Common Fears and Anxieties in Children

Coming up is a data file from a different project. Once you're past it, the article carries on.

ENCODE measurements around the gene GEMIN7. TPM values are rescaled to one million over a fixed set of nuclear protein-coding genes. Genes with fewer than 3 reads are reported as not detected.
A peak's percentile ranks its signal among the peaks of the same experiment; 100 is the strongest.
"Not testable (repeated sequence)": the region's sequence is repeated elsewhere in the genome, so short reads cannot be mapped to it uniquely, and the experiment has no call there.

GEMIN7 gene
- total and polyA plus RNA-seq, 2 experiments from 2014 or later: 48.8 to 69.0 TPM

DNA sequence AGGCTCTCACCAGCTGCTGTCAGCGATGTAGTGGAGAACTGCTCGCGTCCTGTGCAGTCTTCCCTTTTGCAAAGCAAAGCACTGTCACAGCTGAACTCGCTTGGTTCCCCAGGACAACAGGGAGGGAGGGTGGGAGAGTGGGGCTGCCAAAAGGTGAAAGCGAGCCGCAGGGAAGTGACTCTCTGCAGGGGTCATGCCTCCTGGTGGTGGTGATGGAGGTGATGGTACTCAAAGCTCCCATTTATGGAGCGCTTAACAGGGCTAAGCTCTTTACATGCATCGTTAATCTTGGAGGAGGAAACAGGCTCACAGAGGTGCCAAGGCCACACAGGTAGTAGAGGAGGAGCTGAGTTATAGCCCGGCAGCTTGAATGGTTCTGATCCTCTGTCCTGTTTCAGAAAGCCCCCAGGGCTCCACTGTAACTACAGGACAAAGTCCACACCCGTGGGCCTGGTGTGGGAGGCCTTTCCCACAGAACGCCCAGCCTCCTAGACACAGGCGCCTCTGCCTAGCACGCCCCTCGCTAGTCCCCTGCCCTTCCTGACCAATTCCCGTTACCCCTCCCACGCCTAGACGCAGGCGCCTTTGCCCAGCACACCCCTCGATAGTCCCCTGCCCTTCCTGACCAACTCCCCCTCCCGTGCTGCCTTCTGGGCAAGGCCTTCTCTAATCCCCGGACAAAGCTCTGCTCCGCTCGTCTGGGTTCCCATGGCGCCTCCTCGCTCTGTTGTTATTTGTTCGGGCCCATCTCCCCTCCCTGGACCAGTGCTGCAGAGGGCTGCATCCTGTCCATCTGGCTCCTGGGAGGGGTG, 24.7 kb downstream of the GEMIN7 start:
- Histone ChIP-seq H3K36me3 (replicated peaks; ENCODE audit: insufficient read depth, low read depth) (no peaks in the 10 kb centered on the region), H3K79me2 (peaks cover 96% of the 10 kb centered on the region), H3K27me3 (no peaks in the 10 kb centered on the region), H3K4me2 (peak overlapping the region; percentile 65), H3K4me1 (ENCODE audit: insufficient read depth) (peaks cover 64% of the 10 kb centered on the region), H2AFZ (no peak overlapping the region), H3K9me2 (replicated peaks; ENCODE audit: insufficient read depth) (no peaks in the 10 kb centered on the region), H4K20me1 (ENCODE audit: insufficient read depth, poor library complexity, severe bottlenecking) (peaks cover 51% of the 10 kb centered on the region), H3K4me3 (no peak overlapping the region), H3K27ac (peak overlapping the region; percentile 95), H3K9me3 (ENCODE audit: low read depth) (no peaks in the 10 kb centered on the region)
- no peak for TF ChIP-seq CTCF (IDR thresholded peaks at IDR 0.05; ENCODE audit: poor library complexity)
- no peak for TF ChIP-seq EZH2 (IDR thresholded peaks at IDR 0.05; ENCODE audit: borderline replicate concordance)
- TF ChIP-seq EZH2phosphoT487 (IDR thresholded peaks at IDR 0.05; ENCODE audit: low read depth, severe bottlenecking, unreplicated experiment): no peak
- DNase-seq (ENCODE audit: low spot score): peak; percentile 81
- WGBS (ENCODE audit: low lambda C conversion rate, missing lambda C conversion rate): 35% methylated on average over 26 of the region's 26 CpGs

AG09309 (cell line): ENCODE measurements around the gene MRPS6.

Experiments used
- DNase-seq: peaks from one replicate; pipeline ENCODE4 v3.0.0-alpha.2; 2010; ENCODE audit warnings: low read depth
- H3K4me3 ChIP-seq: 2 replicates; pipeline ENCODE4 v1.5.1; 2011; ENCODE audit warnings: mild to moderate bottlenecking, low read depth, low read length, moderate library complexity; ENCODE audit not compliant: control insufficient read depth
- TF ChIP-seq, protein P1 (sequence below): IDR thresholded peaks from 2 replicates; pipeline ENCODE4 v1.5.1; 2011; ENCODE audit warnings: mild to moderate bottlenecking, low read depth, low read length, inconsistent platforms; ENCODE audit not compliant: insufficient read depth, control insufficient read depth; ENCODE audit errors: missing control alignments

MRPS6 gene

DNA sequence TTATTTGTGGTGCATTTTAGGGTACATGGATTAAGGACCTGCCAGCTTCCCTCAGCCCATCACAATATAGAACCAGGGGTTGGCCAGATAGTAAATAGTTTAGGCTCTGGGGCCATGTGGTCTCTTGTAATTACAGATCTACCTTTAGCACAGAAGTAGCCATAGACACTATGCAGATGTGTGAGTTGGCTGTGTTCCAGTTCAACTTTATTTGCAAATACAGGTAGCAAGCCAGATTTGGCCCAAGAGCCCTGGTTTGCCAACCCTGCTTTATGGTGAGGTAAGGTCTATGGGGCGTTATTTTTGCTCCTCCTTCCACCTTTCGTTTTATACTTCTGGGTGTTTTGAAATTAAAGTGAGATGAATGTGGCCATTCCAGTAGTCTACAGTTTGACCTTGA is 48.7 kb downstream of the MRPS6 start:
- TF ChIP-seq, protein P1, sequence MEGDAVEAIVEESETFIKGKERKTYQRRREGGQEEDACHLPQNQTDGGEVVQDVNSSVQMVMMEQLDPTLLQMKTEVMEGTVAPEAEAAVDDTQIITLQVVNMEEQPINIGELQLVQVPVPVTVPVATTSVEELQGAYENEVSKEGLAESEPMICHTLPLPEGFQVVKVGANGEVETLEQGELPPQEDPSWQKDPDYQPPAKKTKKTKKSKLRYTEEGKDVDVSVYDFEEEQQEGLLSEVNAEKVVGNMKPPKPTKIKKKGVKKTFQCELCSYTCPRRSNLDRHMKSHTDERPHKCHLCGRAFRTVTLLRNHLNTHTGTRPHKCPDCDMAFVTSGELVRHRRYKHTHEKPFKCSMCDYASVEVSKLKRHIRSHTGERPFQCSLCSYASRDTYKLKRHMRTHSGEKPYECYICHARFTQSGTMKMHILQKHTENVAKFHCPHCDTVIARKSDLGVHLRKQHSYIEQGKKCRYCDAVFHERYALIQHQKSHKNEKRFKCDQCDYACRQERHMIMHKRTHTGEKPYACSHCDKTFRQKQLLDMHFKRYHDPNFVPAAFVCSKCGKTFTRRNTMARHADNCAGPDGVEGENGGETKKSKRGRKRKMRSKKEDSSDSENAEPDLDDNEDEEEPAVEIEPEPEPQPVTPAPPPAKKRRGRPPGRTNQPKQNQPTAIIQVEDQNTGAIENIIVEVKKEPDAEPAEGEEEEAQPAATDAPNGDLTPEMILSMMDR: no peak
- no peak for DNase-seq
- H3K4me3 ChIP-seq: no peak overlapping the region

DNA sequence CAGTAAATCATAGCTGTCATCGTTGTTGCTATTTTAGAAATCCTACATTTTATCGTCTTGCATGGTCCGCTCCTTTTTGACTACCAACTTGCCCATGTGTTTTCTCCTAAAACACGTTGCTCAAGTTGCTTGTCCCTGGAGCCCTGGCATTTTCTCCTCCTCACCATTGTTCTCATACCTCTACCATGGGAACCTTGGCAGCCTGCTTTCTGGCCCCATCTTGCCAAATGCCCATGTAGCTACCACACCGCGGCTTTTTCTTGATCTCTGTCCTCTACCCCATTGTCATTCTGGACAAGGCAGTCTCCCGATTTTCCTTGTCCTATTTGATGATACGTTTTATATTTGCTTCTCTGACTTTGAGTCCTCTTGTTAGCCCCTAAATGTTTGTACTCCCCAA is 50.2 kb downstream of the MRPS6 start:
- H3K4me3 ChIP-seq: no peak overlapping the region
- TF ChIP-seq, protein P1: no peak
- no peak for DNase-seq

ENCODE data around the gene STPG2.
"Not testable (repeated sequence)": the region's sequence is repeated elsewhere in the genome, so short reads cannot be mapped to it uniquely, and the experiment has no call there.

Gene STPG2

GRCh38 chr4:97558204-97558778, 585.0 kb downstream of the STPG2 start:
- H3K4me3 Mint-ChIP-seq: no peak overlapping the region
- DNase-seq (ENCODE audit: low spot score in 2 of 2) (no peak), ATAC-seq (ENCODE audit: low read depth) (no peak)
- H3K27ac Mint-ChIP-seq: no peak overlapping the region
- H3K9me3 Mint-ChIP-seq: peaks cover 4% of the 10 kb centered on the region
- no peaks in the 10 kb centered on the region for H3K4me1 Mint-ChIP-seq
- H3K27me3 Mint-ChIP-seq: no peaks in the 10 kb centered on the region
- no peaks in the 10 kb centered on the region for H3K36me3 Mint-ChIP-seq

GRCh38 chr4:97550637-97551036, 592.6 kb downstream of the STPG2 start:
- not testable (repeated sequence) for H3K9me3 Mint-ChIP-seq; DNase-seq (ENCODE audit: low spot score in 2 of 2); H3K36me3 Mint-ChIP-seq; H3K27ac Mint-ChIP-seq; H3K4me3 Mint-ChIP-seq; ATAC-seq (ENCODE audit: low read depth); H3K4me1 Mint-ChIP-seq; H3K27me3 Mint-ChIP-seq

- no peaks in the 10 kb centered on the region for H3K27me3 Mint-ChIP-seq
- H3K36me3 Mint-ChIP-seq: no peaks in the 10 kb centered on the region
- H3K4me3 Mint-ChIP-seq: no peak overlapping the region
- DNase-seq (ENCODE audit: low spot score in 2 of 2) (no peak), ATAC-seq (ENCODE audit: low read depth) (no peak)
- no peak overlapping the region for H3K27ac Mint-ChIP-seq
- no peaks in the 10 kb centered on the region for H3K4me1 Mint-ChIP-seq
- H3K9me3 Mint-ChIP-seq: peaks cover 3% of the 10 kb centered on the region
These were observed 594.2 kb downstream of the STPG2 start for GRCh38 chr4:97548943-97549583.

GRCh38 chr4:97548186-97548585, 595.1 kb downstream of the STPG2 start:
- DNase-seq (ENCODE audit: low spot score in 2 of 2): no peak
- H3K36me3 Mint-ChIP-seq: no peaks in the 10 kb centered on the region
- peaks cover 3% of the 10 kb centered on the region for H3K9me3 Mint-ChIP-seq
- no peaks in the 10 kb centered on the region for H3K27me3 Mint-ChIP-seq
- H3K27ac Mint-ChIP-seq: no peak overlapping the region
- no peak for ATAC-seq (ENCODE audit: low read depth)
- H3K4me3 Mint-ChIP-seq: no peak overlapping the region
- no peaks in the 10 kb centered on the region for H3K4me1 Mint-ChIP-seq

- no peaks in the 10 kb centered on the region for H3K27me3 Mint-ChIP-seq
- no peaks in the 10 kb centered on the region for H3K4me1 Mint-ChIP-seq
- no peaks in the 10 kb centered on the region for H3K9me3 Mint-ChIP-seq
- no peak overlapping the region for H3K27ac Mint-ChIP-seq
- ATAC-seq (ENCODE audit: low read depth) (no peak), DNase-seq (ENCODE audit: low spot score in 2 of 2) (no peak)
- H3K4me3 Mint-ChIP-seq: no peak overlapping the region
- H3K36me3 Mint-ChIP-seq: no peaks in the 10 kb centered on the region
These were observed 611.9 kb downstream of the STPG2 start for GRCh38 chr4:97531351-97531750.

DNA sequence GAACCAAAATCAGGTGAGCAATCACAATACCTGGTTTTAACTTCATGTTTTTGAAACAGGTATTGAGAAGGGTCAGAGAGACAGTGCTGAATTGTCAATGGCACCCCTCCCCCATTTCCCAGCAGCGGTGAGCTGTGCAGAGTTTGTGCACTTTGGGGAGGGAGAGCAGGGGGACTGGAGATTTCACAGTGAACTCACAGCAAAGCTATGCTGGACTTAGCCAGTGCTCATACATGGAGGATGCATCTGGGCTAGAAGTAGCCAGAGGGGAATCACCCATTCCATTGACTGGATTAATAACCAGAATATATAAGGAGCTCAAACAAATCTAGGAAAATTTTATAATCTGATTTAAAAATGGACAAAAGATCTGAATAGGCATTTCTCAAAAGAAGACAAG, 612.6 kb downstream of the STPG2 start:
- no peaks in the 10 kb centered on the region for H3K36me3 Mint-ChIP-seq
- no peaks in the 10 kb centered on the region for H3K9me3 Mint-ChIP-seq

As we grow older, most of childhood fears and anxieties seem unwarranted and baseless. But for young kids, their lives are ruled by phobias, worries and fears. Read on to know what children are afraid of at different stages of their lives and how parents can help them overcome their fears. All children experience some fear or anxiety at some point. Even parents when they were small would have had irrational fears which they eventually grew out of. In fact a little bit of anxiety in children is healthy because it will make them cautious of things. A little bit of anxiety and stress has also been seen to enhance performance. If a child is scared of a Maths test, it would propel him to work harder. Most fears in childhood are common and natural. Researchers have found that most fears in children gradually disappear with time. Common Fears and Anxieties in Children at Different Ages Some of the common fears in childhood include fear of the dark, fear of animals, fear of school (especially in kindergarten). Babies: Babies experience anxiety in the presence of strangers. When they see somebody they do not recognize, they immediately cling to their parents. A baby's world is surrounded by parental security and calm. Babies are soothed by their parents' presence. Regular touch, eye contact, talking or singing to your baby will help to form a strong bond between the parent and the baby and create a foundation of trust. Toddlers: Toddlers a little older between the age of 10 to 18 months experience separation anxiety. When one or both parents are not there they become emotionally distressed and start crying at times. They are afraid of the dark, monsters, strangers, and doctors as well! Kids: Kids between the ages of three to six experience mostly bedtime fears of imaginary figures like ghosts or monsters. They also experience fears like fear of darkness, fear of sleeping alone, fear of thunder and lightning, fear of animals and fear of the dark. School-goers: Children between the ages of seven to twelve may experience fears like fear of being alone at home, fear of snakes and spiders, fear about performance in school. They may also be nervous about how everyone thinks of them and be dealing with peer pressure. Teenagers: Teenagers between the ages of thirteen to seventeen may have fears like fear of rejection, fear of death, fear of embarrassment, fear of making mistakes, etc. How to help Children Overcome their Fear Parents can help children to overcome their fears in the following ways:Reassure your Child Parents can reassure the children by listening to their fears. Parents can help by saying that "Don't worry, I will come with you when it is dark to the kitchen or bathroom." Parents must not ridicule the fear, must not take it lightly or show anger. However, they must not get over-protective either. Downplay your own Fears and Anxieties in front of Kids Many a times, a child's fears are learned from his parents. For instance, if parents show a lot of worry about a bad financial situation in the house and constantly talk about it in front of their child, the child may also begin to worry about it. Honestly share worrisome issues with your child if necessary, but assure them that you are capable of sorting out the issue soon.Gently Help your Child Face his Fears Sometimes just talking to your child about his fears will help him realise that his fears have no founding in fact and will help him to ease his worries. The natural tendency of a parent is to protect the child from everything he fears. Instead encourage your child face his fears, all the while assuring him of your constant support. For instance, if your child is afraid of the dark, you can help him by standing in the hallway a little distance from the dark room. Stand there and encourage your child to enter the dark room and come back to you. Assure him nothing will happen and that you will not move from your spot until he returns. Be patient but not aggressively insistent. When your child goes into the dark room and returns, you can tell him, "See, there was nothing in the dark to scare you. I know that you were very frightened, but despite that, you faced your fears. I'm proud of you!" You might have to continue bolstering his confidence many more times but constantly try to encourage him to face his fears in this manner. When is Child Anxiety a Cause for Concern? If the fear or anxiety is of very high level and interfering with normal activities, it can be a cause of concern. The fear must not turn into a phobia. A phobia is when the fear becomes severe and extreme. If the fear is causing great distress to the child and persists beyond that appropriate age, professional help can be sought. Thus, using by positive parenting techniques, parents can help the child in coping with childhood fears and overcoming fears. What is your child afraid of? How do you react to his fears? How can you help your child deal with and overcome his fears? Discuss here.